How to Build Credit When You Turn 18

A secured credit card is a good starting point if you have no credit history.

A secured credit card is a good starting point if you have no credit history.

Building credit is something of a Catch-22 when you are turning 18. Obviously, you haven't had much of a chance to create a credit history before becoming an adult, yet your credit history is one of the factors that determine whether anyone will give you credit. Despite this difficulty, you can use several strategies to start building your credit. Beginning slowly with small amounts and honoring your commitments for paying back what you borrow will create a firm foundation on which you can continue building your credit in the years to come.

Getting Credit

Open a checking account at a bank or credit union if you don't have one already. You will need a checking account to pay your bills once you get credit. Bank accounts are listed on your credit report and will help you establish a credit history.

Apply for a gasoline or department store credit card. These are usually easier to get than major credit cards such as Visa and MasterCard because they are less risky for the company issuing them and have lower credit limits. You can then build your credit while purchasing things you would normally buy anyway.

Purchase something at a local retail or department store using a large down payment and making regular monthly payments on the balance. Be certain the store will report your payments to a credit reporting agency, otherwise it will not help build your credit history.

Apply for a small loan at the bank or credit union where you have your bank account or where your parents have their bank accounts. You are more likely to get a loan if the people there know you or your family. Ask your parents to co-sign a small loan if the bank is unwilling to give you the loan on your own.

Apply for a secured credit card at your bank or credit union. After giving the bank a secure deposit, you will be given a credit card for that same amount. The bank keeps the deposit as a guarantee against the card should you default on your payments.

Building Credit

Use your credit card only for essential purchases, and don't charge more than you can afford to pay back. Letting your card reach the maximum credit limit will hurt your credit score.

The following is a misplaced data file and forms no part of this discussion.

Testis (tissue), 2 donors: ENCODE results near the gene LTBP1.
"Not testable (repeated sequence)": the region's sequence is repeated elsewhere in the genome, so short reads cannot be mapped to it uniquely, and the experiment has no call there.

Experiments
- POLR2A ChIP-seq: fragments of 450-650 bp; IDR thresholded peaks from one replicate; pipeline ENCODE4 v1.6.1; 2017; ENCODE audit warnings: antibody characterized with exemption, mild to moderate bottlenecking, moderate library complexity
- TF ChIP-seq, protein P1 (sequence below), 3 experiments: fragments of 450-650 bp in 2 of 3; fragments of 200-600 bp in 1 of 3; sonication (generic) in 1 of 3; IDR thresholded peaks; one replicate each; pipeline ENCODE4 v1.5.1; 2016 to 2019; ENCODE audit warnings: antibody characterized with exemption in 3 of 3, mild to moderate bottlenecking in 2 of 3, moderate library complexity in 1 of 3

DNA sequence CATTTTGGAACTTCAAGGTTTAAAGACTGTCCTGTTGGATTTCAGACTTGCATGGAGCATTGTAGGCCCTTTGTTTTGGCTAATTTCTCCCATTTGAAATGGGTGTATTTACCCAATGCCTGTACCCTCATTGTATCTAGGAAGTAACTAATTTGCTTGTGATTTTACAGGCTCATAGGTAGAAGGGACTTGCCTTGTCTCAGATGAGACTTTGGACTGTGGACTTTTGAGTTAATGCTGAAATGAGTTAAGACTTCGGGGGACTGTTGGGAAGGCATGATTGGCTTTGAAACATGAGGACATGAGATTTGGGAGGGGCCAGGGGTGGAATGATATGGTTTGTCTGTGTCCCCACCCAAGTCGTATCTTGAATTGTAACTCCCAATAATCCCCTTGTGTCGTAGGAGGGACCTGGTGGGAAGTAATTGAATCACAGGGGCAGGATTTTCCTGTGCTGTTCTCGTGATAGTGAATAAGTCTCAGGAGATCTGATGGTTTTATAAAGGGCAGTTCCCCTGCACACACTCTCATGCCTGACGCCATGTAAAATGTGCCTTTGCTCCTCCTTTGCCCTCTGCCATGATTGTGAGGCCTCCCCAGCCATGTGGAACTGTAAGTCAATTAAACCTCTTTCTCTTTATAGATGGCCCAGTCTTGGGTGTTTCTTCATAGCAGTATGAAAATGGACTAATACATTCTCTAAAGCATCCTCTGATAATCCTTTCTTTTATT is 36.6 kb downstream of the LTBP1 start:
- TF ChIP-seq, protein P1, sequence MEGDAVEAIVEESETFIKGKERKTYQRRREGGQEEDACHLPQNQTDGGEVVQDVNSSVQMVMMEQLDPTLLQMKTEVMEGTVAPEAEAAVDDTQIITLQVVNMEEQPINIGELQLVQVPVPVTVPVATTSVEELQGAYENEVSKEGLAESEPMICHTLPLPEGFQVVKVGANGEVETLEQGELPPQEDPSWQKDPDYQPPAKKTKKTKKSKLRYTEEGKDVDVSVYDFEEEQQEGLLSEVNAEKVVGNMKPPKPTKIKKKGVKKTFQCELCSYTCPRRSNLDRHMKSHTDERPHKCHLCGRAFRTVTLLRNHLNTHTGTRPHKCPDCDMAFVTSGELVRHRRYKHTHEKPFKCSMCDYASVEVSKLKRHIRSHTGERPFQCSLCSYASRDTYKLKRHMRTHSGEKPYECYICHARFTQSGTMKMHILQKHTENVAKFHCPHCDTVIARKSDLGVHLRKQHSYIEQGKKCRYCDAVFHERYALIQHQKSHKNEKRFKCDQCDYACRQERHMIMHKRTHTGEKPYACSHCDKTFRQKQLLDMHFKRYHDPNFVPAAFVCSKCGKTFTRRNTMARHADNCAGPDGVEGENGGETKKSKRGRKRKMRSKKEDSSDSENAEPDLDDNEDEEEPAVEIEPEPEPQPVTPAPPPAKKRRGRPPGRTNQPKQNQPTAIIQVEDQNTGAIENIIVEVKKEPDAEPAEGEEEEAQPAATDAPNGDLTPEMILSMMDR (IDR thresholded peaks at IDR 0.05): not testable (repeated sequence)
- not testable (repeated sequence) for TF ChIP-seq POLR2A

Pay your bills on time each month for at least the minimum payment. Missing a payment or failing to pay the minimum required will hurt your credit score. If you can't pay off the card completely, stop using it until you have paid the balance in full to avoid interest charges.

Apply for a major credit card after you have had a bank loan, gas card or department store credit card for at least six months. If you are declined, wait a couple months and apply for a different card.

Tips

  • Prepaid credit cards can be convenient for things such as online purchases but are not the same as secured credit cards. They don't help build a credit rating.
  • You can get a free copy of your credit report once each year from AnnualCreditReport.com. Your credit report will show your credit history, including major credit transactions and the standing of your account or accounts. You can use this information to correct or dispute incorrect entries as well as to guard against identity theft. Read the FAQs on the website for more information.

Warning

  • Apply for only one or two credit cards at a time. Applying for too many credit cards can lower your credit score because each card you accumulate counts against your total available credit.Creditors also are skeptical of anyone who suddenly starts applying for several cards all at once. They might suspect identity fraud, for example.

About the Author

A published author and professional speaker, David Weedmark has advised businesses and governments on technology, media and marketing for more than 20 years. He has taught computer science at Algonquin College, has started three successful businesses, and has written hundreds of articles for newspapers and magazines throughout Canada and the United States.

Photo Credits

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